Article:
The year is 1945. Claire Randall, a former combat nurse, is just back from the war and reunited with her husband on a second honeymoon when she walks through a standing stone in one of the ancient circles that dot the British Isles. Suddenly she is a Sassenach—an “outlander”—in a Scotland torn by war and raiding border clans in the year of Our Lord…1743.
Hurled back in time by forces she cannot understand, Claire is catapulted into the intrigues of lairds and spies that may threaten her life, and shatter her heart. For here James Fraser, a gallant young Scots warrior, shows her a love so absolute that Claire becomes a woman torn between fidelity and desire—and between two vastly different men in two irreconcilable lives.
10 billion stars.
I have an unabashed obsession with this series now. As in, I don’t care if it’s not healthy, give me all the Outlanderparaphernalia because Jamie and Claire are OTP and life. I’m writing this review knowing things I should probably not know, meaning I’m already in book three because I slacked on writing the review. So I know, you know? But still – I’m going to talk about why this book is obsession-worthy, and why I can’t stop talking about it.
The first seventy-five pages of the book are slow, I’ll give it that. I actually put the book down for about two weeks to read something else a) because this book is massive and b) because the first bit is slow. What’s a girl to do? I had heard from many people that this series was fantastic. I had heard from others that the show was a lot better than the books. I think it all boils down to getting past those first seventy-five pages and also understanding that time-period that Diana Gabaldon is writing in (being 18th century Scotland and 20th century Scotland).
Let me start out by saying that I didn’t like Frank from the start. Yes, you heard it first: I had already made up my mind about Claire’s husband in 1946 in those first pages before Jamie Fraser even showed up in the book. There was a line, a scene, that made my decisions for me. Because, Frank Randall, you’re a cad, no matter what you did later. I still don’t like you, and nothing you ever say, said, do, or did will change that. Sorry totally not sorry. I hate Frank even more when I met his ancestor, Jack Randall. The whole sins of the father thing has never fit anyone more appropriately than it fits Frank and Jack Randall. Jack Randall was the worst of the worst. He could give the devil a run for his money. I despised the guy like I have never despised a fictional character before. Frank Randall might have been a cad, but Jack Randall was words that aren’t appropriate in any conversations. I could rant and rave about how much I hate Jack Randall until I’m blue in the face.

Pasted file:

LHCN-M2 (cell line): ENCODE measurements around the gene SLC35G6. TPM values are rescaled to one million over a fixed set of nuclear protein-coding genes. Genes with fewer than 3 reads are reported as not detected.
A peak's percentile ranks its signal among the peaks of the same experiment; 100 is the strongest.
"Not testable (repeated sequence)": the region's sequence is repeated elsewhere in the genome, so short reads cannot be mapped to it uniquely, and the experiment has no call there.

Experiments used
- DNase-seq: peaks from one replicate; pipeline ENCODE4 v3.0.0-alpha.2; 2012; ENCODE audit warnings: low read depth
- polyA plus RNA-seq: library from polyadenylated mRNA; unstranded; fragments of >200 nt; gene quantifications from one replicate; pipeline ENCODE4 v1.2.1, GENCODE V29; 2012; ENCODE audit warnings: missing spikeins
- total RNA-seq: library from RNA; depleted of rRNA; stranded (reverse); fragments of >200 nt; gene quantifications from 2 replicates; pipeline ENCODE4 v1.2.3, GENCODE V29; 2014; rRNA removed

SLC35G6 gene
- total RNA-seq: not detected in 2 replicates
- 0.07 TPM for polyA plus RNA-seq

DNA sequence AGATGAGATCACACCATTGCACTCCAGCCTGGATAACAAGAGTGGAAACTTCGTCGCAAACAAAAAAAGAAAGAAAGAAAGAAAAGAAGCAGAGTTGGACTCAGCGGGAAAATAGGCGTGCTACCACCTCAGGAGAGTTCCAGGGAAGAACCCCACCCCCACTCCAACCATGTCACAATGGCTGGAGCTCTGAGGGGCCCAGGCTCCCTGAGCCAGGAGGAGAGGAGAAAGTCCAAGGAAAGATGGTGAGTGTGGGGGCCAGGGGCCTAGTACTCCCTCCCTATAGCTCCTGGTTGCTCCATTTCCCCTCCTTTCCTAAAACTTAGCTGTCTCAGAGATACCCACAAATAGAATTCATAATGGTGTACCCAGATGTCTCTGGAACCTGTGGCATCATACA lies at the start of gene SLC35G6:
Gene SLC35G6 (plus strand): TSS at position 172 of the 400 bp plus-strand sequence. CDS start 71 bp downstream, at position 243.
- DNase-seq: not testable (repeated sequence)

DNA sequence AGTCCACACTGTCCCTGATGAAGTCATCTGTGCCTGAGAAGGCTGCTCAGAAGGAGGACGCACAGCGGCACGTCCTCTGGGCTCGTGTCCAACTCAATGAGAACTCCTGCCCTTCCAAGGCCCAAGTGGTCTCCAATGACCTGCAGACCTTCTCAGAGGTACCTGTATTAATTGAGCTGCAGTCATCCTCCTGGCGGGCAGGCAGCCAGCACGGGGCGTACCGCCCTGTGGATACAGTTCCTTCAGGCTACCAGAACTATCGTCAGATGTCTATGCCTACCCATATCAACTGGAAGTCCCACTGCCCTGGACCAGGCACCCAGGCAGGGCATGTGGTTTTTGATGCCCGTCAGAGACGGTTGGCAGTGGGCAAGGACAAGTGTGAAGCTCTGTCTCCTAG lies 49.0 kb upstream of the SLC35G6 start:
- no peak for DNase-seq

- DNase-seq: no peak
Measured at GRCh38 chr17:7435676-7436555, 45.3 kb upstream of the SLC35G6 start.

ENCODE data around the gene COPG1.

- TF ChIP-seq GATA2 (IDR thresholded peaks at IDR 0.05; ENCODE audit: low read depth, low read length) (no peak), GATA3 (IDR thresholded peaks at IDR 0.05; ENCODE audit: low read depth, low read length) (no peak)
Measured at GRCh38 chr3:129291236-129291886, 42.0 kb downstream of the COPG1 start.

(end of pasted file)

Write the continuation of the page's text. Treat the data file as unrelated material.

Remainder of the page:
Claire spends a good portion of the book trying to go back to Frank, for obvious reasons. I get it. He’s your husband. You have a commitment to uphold. I understand. That’s moral of you. However, anyone who has heard anything about this series knows that she and Jamie have an amazing romance. Because she never thinks she’ll go back to Frank (and don’t I cheer on that sliver of knowledge), he might as well be dead. When she’s forced to marry the young Scottish highlander to save her life, I couldn’t have been happier. One, I love Jamie, and two, I loved the chemistry that they shared. I also hated a certain girl whose name I don’t care to figure out how to spell or pronounce properly and didn’t want a good guy like James Alexander Malcolm Mackenzie Fraser to settle for someone like her.
While the romance is the central aspect of the story and the most important part to some people, I also devoured the history. Diana Gabaldon transports you to the highlands of Scotland before the second Jacobite rebellion, and I could almost smell the rain and feel the heather under my feet. As if I didn’t want to go to Scotland before, the desire to jump on a plane and visit the historical country is stronger than ever now. The history, the setting, and the atmosphere was fantastic and transportive. I couldn’t devour it fast enough.
This is my new favorite series of all time. I already own too many copies of the books and have candles currently taking up my shelves. The story is unforgettable, and the characters are unique. I cannot stop recommending it to everyone looking for a book to sink their teeth into, searching for a story to fall into. If you haven’t picked it up yet, what are you waiting for? I dare say even this book is better than the show (even those Sam Heughan is, well, Sam Heughan).